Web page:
After about 25-30 minutes in front of the glacier we moved on and started to make our way back toward Whittier. When leaving the glacier, another moved in. This pictures give you a sense of the proportions....

When we were about half way the captain announced that has a "treat" for us and it seems that we have orca's in front of the boat. Yay!


Immediately the whole outer deck was full of people. We could see few of the orcas far away, but
one of them swam across the path of the boat, rising to the surface every two or three minutes.

A closer orca

This was a nice finish for the cruise.

Nir after seeing orcas

We landed back in Whittier, and strolled around "town" a bit more (a set of water-front shops) and then headed back across the tunnel. Tonight we searched for a camp with electricity and showers, and found one a bit further down the road.

Monday, August 18, 2008

Ninilchik and Kenai

After spending three nights in the same place, we felt we exhausted Homer, and started to make our way up the peninsula coast. And so after breakfast, we set out.

Goodbye breakfast in Homer

Homer parting views

The idea was to head toward Kenai, which is the third big attraction area in the Peninsula. Our first intended stop was a big art gallery of some local artist. When we arrived it turns out that it opens late in Sunday, and we had more than an hour to wait, so we continued on.

Our next stop was the town of Ninilchik, a small village that dates back to the early day of white presence here. There is a nice russian church on top of the hill overlooking the original town, and a small picturesque collection of wooden houses below.

View of Ninilchik old town

The town today is known for salmon fishing in the two creeks that run through it, and for clamming. The beaches here are sandy and shallow, and so are perfect home for the local clam. To get it people go at the lowtide with shovels and dig the clams out.

We came at the middle of the tide cycle, and so the beach was quite deserted, except for some sea birds and ravens.

Quoth the raven, `Nevermore.'

We had a nice stroll along the beach searching for finds --- beachcombing is the proper term (which I like for its literal meaning). We found a lot of smooth river rocks (strange that English does not have a term for them), remains of fish (some of them pretty big), and cleaned out fish bones. It was nice to stroll along the beach and watch the birds fly around.


A Flock of Seagulls


Another Raven

After our beachcombing experience we continued north. We reached the main road that cut back toward Seward and Anchorage. Roughly at the intersection there is a road that leads to the Visitor Center of the Kenai Wildlife Refuge. This refuge covers much of the interior of the west part of the peninsula.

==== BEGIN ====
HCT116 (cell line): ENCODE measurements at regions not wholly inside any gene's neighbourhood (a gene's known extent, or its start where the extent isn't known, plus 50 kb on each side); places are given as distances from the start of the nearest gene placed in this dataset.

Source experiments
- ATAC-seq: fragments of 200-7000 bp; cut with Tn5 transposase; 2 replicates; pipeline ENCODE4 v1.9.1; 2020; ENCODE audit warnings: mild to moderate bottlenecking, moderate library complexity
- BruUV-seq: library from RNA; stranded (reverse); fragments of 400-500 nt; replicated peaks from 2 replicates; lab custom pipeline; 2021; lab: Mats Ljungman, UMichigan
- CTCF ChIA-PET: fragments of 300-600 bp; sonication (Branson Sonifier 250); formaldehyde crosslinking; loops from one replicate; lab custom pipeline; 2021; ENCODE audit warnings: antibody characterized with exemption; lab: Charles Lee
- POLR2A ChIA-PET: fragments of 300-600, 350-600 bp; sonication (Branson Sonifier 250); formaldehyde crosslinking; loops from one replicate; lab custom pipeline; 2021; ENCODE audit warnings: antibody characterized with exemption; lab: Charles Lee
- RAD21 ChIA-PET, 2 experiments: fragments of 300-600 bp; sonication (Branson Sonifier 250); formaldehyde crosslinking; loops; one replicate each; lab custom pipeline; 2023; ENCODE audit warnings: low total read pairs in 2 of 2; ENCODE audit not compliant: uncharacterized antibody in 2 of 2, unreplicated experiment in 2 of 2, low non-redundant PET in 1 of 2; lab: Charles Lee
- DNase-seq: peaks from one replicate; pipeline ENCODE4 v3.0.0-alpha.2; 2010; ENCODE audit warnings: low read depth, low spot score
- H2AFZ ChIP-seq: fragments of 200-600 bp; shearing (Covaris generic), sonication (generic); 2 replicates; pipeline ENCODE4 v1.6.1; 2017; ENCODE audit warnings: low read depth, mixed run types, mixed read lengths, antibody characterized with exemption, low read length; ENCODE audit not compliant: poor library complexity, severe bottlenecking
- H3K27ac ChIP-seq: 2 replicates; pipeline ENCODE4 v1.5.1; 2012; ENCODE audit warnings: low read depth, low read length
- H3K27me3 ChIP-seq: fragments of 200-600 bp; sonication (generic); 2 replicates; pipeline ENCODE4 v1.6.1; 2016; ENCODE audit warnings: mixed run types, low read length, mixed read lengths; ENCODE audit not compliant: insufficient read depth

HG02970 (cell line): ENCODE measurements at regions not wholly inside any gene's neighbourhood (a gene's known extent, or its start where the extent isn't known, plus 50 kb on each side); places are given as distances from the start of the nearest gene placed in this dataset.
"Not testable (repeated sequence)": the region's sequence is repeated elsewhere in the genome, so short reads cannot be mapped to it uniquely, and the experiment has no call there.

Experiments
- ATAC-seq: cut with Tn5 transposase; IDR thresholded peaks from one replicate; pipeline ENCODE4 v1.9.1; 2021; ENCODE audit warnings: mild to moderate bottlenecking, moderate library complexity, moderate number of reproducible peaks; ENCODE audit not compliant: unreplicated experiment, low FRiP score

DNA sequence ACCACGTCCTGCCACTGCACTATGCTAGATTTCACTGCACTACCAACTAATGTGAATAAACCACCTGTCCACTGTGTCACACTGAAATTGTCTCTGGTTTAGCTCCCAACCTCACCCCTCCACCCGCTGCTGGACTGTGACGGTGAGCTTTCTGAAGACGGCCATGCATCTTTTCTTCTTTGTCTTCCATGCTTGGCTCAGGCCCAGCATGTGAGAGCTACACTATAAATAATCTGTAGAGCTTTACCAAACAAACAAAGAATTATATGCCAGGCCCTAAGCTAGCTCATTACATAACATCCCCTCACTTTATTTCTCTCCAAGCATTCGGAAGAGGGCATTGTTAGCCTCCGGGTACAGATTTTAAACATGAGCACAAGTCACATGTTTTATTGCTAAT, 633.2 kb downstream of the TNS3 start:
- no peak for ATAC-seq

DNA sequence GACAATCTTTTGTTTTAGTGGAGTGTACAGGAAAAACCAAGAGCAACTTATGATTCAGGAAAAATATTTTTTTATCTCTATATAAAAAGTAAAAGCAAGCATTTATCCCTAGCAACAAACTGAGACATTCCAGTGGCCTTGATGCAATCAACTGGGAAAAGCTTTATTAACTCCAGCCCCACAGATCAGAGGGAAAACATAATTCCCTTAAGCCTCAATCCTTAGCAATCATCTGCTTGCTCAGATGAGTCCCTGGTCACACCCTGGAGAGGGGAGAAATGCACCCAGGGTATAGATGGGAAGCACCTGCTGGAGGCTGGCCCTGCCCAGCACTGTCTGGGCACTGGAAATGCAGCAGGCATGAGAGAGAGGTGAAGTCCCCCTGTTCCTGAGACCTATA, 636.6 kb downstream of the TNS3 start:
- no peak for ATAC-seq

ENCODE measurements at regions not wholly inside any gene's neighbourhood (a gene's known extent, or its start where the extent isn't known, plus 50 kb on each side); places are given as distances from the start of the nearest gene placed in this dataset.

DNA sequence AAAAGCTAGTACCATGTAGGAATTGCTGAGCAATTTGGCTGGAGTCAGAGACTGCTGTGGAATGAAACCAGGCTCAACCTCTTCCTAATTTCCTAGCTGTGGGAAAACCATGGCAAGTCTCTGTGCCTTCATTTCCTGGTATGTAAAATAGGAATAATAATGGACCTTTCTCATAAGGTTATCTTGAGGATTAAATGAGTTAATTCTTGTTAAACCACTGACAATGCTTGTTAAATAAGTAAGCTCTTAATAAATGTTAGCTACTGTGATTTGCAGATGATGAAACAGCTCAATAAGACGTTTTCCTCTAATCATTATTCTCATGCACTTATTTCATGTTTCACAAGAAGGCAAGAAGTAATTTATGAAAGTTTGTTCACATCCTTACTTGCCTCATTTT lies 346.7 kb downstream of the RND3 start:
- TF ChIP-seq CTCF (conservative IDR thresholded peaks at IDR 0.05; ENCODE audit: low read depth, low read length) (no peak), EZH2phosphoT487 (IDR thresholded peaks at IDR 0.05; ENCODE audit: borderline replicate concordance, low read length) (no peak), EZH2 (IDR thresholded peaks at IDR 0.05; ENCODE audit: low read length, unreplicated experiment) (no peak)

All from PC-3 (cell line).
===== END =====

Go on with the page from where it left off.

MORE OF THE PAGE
At the visitor center we saw movies about bear behavior, and a scary picture of moose after it was hit by a car (the moose was essentially on top of the car with its head breaking the rear window and its hips the front windshield). It turns out that road kills are major problem here (hundreds of accidents per year), especially during the winter, as the mooses cross the main highways quite a lot.

From the visitor center there was a nice short path that lead to a lake, so we did nice hike in the wood. To my disappointment we didn't find berries (there were fewer bushes and these were cleaned up). To Yael's relief we didn't encounter a bear, although we did see what we think are bear footprints on the muddy shores of the lake just next to the trail... The wildlife we did encounter were a squirl, a kind of local bird (aka as stupid chicken by the locals), and big dragonflies.

Lake in Wild Life Refuge

Energized by the hike and a midday snack, we continued our way to Kenai. Our first destination was the visitor center that has an adjoining museum of native craft. Yael was hoping to learn on techniques used by the natives in making their artifacts. We arrived at the visitor center and while I got suggestions about local activities Yael bought tickets to the museum. The museum was a big disappointment, to call it a museum is over-optimistic.

We decided to continue to the next attraction - the historic old town. We took the car and drove there. It turns out that the "old" town looks like a run-down neighborhood that has few old cabins that are close to hundred years old between newer buildings that look just as bad. There was no grace or interest in what we saw. We did stop at a look out point to see the beach, which was nice.

View from Beluga Point, Kenai

Sitting on a bench atop the beach in the afternoon we discussed our plans. We realized that this side of the peninsula does not have much to offer to people that are not fishing enthusiasts.

Where should we go next?

We considered our options as we had one more full day of vacation and wanted to have a nice finish. Yael suggested we return to Whittier and do one of the activities we skipped over when we passed through there. We got back into the RV and drove to the campground outside Whittier that we camped earlier.

Road to Whittier (note height of snow markers)

We got there rather late, had dinner and went to sleep.